UNITHIOL (DIMERCAPTOPROPANESULFONIC ACID, DMPS)
Unithiol, a dimercapto chelating agent that is a water-soluble analog of dimercaprol, has been available in the official formularies of Russia and other former Soviet countries since 1958 and in Germany since 1976. It has been legally available from com-pounding pharmacies in the USA since 1999. Unithiol can be administered orally and intravenously. Bioavailability by the oral route is approximately 50%, with peak blood levels occurring in approximately 3.7 hours. Over 80% of an intravenous dose is excreted in the urine, mainly as cyclic DMPS sulfides. The elimi-nation half-time of total unithiol (parent drug and its transforma-tion products) is approximately 20 hours. Unithiol exhibits protective effects against the toxic action of mercury and arsenic in animal models, and it increases the excretion of mercury, arse-nic, and lead in humans. Animal studies and a few case reports suggest that unithiol may also have usefulness in the treatment of poisoning by bismuth compounds.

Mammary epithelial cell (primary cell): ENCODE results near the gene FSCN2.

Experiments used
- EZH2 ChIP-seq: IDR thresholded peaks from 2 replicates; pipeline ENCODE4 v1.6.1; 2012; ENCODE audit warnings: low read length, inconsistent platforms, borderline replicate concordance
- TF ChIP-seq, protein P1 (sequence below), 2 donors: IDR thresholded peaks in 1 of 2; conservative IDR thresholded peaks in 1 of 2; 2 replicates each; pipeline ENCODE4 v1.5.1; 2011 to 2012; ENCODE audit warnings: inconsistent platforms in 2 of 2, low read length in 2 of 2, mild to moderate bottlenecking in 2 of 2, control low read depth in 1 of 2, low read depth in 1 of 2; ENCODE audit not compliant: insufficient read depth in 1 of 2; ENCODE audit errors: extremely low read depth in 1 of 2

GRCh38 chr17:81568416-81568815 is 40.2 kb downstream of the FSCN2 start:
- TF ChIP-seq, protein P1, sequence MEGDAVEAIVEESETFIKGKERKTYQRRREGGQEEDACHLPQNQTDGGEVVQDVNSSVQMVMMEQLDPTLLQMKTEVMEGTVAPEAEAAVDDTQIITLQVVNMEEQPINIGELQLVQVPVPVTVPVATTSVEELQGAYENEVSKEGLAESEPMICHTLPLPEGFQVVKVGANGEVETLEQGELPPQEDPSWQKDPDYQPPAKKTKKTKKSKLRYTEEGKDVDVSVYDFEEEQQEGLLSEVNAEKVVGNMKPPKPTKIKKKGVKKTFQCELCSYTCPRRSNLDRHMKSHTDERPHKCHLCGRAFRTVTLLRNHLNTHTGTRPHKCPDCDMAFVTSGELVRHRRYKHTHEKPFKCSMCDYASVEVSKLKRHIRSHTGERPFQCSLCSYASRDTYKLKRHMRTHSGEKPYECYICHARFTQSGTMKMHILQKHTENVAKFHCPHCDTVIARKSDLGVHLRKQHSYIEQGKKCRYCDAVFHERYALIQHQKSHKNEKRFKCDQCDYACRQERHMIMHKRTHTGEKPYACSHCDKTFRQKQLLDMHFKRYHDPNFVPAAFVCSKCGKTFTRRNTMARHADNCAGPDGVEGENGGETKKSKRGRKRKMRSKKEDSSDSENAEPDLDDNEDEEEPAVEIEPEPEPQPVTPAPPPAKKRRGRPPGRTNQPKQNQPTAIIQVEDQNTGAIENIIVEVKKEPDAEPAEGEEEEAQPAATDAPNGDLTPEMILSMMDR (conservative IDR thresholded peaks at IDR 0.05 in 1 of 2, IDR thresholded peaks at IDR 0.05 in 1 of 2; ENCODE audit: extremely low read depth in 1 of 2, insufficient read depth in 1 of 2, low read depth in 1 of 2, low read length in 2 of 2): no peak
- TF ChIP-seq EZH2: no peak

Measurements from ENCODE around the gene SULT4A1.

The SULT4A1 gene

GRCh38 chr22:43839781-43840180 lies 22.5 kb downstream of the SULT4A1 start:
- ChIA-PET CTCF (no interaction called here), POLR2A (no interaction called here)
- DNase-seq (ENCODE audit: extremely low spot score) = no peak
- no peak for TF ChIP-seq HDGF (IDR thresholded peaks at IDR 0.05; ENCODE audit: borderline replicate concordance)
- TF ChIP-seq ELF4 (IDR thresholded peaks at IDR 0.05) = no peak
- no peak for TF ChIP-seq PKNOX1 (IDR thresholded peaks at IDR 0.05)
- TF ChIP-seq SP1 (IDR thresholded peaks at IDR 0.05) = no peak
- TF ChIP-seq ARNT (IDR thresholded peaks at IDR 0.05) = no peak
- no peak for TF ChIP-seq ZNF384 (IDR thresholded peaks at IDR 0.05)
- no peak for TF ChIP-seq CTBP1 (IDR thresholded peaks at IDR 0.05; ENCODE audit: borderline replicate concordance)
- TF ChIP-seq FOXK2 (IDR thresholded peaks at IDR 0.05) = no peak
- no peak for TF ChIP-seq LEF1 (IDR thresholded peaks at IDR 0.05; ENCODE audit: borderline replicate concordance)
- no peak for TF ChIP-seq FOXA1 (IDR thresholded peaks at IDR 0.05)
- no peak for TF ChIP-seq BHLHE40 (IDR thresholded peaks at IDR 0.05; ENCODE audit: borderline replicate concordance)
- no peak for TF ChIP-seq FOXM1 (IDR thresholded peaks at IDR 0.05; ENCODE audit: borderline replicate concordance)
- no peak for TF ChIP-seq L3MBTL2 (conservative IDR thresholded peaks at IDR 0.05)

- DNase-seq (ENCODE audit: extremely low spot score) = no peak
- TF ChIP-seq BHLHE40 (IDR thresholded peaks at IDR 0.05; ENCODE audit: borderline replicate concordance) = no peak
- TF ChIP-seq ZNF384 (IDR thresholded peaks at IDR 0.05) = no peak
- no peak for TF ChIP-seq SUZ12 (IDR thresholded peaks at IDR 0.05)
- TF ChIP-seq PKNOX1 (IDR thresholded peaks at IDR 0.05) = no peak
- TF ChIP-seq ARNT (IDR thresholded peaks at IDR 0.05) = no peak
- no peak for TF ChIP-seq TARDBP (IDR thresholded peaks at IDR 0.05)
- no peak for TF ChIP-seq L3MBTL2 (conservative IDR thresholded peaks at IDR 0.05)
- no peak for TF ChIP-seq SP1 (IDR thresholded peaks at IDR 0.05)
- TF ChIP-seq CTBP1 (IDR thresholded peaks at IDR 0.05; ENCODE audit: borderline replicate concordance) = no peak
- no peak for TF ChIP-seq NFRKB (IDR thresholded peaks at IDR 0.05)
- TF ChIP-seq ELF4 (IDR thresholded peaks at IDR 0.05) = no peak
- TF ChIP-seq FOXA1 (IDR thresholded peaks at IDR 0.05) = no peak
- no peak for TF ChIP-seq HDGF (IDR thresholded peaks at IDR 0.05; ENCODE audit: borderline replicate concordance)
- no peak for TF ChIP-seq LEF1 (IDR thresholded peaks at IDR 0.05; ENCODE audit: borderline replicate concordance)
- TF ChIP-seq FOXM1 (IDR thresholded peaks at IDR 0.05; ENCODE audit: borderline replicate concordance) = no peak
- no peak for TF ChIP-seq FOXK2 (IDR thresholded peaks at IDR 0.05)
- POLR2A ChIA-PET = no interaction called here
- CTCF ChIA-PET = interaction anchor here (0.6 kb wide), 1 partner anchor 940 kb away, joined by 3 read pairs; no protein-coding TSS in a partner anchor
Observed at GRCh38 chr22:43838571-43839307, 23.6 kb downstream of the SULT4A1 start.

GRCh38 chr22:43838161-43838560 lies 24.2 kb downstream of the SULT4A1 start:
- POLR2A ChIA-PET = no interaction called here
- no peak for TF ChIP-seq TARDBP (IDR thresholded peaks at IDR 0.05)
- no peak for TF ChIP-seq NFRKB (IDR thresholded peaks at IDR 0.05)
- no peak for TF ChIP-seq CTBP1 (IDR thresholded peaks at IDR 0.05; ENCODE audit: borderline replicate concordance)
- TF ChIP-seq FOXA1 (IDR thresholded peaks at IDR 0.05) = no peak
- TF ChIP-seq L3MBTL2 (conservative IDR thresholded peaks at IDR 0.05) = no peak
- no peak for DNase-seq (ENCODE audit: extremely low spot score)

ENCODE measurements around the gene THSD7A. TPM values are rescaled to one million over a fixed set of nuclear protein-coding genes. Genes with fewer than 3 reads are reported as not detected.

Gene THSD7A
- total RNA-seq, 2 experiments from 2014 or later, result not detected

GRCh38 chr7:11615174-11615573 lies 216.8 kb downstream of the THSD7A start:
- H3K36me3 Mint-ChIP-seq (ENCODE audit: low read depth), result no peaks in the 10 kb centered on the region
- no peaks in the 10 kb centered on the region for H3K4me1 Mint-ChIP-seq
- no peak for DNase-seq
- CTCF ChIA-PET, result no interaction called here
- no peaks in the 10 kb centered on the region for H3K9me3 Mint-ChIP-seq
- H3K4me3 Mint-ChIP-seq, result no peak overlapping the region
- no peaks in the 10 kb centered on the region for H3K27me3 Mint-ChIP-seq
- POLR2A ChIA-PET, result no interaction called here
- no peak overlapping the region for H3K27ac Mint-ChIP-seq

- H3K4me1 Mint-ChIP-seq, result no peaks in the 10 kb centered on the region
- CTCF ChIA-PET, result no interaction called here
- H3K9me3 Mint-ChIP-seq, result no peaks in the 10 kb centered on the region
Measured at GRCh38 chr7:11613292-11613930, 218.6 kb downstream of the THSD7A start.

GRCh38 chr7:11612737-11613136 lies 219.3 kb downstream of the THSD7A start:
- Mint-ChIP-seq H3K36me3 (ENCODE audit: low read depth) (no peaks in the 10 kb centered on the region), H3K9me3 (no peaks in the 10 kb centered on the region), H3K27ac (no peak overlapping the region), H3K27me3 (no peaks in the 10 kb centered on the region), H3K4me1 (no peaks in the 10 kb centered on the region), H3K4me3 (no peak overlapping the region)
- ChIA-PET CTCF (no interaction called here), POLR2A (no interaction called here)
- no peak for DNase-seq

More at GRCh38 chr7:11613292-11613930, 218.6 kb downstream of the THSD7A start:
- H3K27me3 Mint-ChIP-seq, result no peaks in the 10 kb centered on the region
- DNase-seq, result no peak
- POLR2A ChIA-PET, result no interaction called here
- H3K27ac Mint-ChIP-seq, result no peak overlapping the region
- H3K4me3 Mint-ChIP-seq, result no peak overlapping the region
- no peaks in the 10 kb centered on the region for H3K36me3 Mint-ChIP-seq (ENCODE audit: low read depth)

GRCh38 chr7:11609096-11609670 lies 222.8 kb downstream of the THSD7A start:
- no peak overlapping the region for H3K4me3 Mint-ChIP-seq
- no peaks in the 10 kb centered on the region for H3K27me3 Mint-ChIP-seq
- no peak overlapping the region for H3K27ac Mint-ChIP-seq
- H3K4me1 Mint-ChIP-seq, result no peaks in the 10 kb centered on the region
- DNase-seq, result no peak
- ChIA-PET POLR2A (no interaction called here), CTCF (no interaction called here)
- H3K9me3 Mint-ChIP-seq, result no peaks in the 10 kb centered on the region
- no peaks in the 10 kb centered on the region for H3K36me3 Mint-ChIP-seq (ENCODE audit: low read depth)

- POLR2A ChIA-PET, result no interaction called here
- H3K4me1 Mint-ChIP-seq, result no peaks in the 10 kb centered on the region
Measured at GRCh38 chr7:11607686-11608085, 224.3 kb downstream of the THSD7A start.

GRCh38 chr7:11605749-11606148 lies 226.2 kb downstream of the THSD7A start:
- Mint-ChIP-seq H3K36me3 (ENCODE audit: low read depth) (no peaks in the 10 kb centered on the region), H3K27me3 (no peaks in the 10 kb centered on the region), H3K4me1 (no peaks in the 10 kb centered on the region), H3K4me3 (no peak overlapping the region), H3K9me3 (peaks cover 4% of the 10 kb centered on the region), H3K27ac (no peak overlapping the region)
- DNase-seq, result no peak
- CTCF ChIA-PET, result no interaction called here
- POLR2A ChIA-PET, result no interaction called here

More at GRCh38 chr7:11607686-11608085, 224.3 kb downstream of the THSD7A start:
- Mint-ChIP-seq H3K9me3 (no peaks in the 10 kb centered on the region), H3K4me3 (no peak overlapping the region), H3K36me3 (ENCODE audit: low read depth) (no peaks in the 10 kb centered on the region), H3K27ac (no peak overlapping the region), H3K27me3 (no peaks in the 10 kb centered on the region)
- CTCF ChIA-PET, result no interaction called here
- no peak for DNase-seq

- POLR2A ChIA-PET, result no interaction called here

Unithiol has no FDA-approved indications, but experimental studies and its pharmacologic and pharmacodynamic profile suggest that intravenous unithiol offers advantages over intra-muscular dimercaprol or oral succimer in the initial treatment of severe acute poisoning by inorganic mercury or arsenic. Aqueous preparations of unithiol (usually 50 mg/mL in sterile water) can be administered at a dosage of 3–5 mg/kg every 4 hours by slow intravenous infusion over 20 minutes. If a few days of treatment are accompanied by stabilization of the patient’s cardiovascular and gastrointestinal status, it may be possible to change to oral administration of 4–8 mg/kg every 6–8 hours. Oral unithiol may also be considered as an alterna-tive to oral succimer in the treatment of lead intoxication.
Unithiol has been reported to have a low overall incidence of adverse effects (< 4%). Self-limited dermatologic reactions (drug exanthems or urticaria) are the most commonly reported adverse effects, although isolated cases of major allergic reactions, includ-ing erythema multiforme and Stevens-Johnson syndrome, have been reported. Because rapid intravenous infusion may cause vasodilation and hypotension, unithiol should be infused slowly over an interval of 15–20 minutes.